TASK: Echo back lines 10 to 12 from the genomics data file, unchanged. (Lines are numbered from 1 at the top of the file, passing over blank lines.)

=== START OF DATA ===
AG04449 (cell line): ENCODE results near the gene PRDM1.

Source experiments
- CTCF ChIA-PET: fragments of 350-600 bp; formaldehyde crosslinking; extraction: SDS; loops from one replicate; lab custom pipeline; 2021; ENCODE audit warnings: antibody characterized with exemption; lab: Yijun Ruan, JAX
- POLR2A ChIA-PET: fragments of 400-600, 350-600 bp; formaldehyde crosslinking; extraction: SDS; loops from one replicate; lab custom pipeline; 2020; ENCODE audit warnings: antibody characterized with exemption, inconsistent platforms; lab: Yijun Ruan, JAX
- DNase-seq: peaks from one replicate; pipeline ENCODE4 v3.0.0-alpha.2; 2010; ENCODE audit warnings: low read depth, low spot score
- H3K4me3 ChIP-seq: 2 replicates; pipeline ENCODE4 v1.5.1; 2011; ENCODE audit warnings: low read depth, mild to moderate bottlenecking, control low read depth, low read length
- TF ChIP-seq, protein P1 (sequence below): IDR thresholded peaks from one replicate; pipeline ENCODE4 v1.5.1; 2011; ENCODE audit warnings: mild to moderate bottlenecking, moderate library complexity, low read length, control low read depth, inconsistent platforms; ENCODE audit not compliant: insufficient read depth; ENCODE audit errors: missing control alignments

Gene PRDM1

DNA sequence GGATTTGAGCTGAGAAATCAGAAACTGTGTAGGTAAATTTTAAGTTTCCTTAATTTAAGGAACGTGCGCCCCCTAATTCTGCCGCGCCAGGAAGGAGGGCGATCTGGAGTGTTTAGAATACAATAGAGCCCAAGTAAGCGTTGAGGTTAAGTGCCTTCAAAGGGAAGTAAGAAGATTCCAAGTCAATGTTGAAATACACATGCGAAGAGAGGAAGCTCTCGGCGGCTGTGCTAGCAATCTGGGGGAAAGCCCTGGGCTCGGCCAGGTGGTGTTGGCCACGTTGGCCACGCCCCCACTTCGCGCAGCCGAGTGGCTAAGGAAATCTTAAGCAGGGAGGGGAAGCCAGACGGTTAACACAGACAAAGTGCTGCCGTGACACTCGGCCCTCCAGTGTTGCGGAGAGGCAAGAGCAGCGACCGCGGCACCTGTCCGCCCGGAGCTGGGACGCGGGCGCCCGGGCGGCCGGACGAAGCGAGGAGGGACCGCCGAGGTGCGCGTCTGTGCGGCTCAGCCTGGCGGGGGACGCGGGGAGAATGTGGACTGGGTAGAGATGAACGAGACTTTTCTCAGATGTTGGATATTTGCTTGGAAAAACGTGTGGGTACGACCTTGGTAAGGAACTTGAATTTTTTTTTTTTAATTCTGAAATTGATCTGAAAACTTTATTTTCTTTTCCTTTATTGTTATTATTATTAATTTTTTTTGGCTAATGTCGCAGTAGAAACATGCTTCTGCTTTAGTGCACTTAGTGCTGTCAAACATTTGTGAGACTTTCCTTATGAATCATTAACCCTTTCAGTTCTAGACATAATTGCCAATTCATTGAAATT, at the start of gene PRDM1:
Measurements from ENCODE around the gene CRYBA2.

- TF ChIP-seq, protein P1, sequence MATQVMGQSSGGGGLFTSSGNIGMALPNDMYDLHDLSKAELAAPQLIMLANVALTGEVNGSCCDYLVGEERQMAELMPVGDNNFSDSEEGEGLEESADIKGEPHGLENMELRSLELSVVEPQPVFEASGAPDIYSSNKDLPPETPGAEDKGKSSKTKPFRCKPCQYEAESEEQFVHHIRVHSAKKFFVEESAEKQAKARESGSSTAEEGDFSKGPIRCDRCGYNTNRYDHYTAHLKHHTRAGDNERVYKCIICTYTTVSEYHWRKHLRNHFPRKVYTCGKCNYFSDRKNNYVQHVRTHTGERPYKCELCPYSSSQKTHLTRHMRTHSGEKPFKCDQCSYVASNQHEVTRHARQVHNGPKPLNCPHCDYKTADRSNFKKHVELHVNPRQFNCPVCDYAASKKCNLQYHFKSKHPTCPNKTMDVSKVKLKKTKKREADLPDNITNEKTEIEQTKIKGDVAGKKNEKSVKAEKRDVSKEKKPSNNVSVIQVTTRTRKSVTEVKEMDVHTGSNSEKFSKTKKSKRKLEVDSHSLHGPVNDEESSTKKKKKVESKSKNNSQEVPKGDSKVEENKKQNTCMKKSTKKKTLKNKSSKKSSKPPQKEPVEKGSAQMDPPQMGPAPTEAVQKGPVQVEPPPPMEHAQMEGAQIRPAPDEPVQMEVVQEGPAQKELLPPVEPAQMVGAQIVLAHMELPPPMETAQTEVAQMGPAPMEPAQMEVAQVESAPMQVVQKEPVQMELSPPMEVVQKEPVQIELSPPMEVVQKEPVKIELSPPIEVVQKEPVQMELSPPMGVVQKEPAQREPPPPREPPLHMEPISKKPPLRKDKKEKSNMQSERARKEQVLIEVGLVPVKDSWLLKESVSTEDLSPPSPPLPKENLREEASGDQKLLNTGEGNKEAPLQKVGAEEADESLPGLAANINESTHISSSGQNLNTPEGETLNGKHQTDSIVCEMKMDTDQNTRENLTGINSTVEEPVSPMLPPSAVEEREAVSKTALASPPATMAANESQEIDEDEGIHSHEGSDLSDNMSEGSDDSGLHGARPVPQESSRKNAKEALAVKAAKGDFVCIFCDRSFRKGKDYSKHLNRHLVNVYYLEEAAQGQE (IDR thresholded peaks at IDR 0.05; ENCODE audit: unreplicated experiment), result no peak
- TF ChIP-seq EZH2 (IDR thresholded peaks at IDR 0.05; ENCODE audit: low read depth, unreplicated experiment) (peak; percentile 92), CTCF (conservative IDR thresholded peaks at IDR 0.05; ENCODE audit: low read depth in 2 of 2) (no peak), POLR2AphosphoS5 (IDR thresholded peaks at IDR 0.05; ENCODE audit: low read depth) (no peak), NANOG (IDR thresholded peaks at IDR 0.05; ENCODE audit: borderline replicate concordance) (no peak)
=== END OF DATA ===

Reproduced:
Measurements from ENCODE around the gene CRYBA2.

- TF ChIP-seq, protein P1, sequence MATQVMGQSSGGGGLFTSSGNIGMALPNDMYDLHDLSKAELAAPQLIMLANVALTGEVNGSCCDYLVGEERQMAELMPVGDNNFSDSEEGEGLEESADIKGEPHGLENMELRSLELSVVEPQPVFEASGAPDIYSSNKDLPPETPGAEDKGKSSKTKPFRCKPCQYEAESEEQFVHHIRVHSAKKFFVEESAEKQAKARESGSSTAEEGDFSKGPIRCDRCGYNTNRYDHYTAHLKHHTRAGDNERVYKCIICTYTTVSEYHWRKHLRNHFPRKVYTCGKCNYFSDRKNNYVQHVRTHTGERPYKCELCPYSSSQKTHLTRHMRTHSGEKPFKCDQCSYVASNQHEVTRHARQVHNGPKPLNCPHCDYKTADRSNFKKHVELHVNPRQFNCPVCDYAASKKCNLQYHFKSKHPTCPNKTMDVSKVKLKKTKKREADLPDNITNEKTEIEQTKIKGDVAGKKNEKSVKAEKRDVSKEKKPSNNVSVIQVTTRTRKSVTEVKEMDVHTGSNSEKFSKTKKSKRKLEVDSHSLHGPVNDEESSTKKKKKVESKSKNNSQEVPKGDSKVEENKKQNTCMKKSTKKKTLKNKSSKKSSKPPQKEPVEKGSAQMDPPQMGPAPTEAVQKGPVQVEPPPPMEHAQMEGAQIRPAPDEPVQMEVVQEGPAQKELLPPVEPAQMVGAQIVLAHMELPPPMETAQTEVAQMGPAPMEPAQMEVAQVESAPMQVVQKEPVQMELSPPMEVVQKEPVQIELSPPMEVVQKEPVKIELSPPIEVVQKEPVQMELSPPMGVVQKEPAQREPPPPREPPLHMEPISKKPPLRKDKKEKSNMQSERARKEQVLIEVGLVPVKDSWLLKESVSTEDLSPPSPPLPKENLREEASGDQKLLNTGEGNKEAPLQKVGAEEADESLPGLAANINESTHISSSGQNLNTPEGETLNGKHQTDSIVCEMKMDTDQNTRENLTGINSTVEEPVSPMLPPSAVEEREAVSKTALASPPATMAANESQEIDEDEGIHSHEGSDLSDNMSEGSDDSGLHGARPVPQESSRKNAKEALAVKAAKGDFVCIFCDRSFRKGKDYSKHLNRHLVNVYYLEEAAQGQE (IDR thresholded peaks at IDR 0.05; ENCODE audit: unreplicated experiment), result no peak
- TF ChIP-seq EZH2 (IDR thresholded peaks at IDR 0.05; ENCODE audit: low read depth, unreplicated experiment) (peak; percentile 92), CTCF (conservative IDR thresholded peaks at IDR 0.05; ENCODE audit: low read depth in 2 of 2) (no peak), POLR2AphosphoS5 (IDR thresholded peaks at IDR 0.05; ENCODE audit: low read depth) (no peak), NANOG (IDR thresholded peaks at IDR 0.05; ENCODE audit: borderline replicate concordance) (no peak)